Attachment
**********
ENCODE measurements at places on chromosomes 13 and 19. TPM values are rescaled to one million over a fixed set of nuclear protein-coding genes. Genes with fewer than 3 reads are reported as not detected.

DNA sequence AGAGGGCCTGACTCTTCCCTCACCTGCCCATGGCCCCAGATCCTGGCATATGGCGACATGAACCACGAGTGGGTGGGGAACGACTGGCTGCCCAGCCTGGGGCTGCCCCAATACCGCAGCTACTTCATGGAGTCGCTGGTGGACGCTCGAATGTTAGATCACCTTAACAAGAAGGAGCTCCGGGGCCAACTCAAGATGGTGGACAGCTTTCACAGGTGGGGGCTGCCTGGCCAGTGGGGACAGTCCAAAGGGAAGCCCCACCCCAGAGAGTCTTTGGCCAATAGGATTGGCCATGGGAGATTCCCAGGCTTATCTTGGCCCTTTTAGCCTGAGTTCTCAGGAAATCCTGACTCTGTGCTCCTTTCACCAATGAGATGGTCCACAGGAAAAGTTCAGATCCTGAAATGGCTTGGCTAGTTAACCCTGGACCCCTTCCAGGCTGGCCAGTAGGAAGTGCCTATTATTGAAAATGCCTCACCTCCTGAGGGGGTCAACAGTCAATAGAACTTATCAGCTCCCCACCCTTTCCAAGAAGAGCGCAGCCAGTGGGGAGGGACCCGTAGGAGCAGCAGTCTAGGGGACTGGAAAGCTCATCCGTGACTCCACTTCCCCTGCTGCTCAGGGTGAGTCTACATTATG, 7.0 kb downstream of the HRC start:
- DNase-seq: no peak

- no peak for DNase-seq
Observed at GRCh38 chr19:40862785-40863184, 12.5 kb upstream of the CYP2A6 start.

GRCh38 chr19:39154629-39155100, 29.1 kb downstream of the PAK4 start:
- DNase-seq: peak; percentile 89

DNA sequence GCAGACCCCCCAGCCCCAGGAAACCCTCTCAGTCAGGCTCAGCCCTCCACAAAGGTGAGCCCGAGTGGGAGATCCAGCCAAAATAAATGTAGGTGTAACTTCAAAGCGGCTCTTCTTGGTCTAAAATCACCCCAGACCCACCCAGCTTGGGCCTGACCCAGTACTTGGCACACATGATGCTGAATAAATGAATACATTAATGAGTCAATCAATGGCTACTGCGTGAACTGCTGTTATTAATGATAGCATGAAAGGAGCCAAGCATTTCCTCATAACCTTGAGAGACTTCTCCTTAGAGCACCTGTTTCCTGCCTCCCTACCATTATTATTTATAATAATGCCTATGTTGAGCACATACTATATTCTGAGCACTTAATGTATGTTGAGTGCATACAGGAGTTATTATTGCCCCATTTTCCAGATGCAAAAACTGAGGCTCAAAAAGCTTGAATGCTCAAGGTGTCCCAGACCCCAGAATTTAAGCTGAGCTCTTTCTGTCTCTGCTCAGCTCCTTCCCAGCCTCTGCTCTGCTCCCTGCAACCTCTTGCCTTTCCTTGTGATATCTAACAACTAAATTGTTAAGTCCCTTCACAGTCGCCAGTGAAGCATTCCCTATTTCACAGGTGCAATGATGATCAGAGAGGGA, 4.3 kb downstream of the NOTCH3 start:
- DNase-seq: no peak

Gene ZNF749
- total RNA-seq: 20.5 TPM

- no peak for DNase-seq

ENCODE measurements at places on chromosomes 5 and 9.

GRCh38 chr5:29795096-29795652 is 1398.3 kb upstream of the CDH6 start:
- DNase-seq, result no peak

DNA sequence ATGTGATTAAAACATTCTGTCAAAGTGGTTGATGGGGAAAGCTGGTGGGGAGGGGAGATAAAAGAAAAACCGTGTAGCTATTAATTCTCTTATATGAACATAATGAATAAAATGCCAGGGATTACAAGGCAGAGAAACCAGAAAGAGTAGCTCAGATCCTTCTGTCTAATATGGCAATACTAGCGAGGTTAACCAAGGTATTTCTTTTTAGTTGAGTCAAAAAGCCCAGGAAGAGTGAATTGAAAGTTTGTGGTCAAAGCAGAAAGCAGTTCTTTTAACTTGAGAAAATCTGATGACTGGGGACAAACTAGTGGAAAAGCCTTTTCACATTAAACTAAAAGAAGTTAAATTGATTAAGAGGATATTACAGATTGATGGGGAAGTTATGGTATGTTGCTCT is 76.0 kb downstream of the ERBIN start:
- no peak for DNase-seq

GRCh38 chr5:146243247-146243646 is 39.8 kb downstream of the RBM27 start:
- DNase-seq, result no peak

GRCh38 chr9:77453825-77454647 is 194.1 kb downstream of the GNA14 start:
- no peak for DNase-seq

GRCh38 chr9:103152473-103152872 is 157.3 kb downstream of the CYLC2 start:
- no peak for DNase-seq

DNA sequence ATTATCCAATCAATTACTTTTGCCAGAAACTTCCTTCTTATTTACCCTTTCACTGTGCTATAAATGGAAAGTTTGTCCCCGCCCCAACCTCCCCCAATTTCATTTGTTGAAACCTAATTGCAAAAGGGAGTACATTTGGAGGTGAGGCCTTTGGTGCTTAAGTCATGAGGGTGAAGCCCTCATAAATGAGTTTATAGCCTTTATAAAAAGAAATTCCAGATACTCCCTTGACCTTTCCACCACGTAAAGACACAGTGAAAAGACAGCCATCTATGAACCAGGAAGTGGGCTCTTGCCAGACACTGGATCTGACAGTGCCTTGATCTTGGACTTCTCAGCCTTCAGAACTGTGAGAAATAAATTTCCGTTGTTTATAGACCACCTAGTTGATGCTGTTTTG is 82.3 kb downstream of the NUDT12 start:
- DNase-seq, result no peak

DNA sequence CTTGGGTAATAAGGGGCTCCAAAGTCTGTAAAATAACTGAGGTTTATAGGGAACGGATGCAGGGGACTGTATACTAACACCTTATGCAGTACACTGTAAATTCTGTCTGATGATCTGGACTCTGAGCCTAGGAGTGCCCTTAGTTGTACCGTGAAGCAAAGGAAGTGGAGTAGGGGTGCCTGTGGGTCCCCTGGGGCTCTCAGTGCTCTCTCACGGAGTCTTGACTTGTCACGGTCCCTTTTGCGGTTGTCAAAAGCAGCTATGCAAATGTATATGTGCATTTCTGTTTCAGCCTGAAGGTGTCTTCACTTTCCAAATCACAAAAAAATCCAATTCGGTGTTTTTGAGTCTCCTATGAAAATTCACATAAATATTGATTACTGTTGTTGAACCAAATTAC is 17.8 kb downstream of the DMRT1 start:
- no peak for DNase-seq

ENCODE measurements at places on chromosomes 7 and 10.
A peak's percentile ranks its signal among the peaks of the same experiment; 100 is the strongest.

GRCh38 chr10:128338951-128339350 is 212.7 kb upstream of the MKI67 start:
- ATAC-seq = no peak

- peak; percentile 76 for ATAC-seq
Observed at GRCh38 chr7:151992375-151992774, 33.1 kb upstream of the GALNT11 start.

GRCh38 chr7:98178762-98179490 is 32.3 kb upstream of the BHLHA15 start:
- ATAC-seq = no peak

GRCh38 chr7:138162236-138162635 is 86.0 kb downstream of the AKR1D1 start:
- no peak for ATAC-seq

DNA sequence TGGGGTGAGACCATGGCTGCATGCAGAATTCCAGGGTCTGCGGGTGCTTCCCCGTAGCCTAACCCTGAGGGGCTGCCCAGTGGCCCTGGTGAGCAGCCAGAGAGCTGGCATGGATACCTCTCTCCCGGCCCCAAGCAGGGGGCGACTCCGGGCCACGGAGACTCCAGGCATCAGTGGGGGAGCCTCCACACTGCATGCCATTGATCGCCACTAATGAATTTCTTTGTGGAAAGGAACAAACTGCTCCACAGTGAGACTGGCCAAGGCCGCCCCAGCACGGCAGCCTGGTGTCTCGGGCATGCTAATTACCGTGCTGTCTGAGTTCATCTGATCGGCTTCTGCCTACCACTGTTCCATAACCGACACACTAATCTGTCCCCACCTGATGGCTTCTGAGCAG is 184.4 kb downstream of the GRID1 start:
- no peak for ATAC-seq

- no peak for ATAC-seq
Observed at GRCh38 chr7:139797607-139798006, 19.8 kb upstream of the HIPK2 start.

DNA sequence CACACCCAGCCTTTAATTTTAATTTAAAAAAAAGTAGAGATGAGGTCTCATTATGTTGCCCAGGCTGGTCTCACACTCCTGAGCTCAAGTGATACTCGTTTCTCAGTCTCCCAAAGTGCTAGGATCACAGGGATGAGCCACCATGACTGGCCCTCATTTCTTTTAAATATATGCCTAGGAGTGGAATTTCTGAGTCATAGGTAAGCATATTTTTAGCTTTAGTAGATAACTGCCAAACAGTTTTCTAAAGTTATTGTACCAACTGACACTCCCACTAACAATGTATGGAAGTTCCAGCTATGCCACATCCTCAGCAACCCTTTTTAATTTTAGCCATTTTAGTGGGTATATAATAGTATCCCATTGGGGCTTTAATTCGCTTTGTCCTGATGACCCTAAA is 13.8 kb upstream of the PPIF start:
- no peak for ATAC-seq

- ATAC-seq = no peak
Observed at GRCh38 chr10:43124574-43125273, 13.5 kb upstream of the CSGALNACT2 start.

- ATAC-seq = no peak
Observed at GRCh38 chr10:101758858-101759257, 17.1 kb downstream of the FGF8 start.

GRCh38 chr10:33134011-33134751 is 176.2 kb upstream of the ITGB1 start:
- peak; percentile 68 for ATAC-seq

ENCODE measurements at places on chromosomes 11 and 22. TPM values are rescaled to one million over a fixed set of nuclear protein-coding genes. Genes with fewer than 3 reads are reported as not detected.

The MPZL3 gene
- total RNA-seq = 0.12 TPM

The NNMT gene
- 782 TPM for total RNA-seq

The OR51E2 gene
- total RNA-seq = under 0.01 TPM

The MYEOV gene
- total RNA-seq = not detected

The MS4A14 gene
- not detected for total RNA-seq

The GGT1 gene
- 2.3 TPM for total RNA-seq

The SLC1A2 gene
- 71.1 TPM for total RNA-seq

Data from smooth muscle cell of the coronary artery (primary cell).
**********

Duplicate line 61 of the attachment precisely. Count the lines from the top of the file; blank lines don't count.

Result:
The GGT1 gene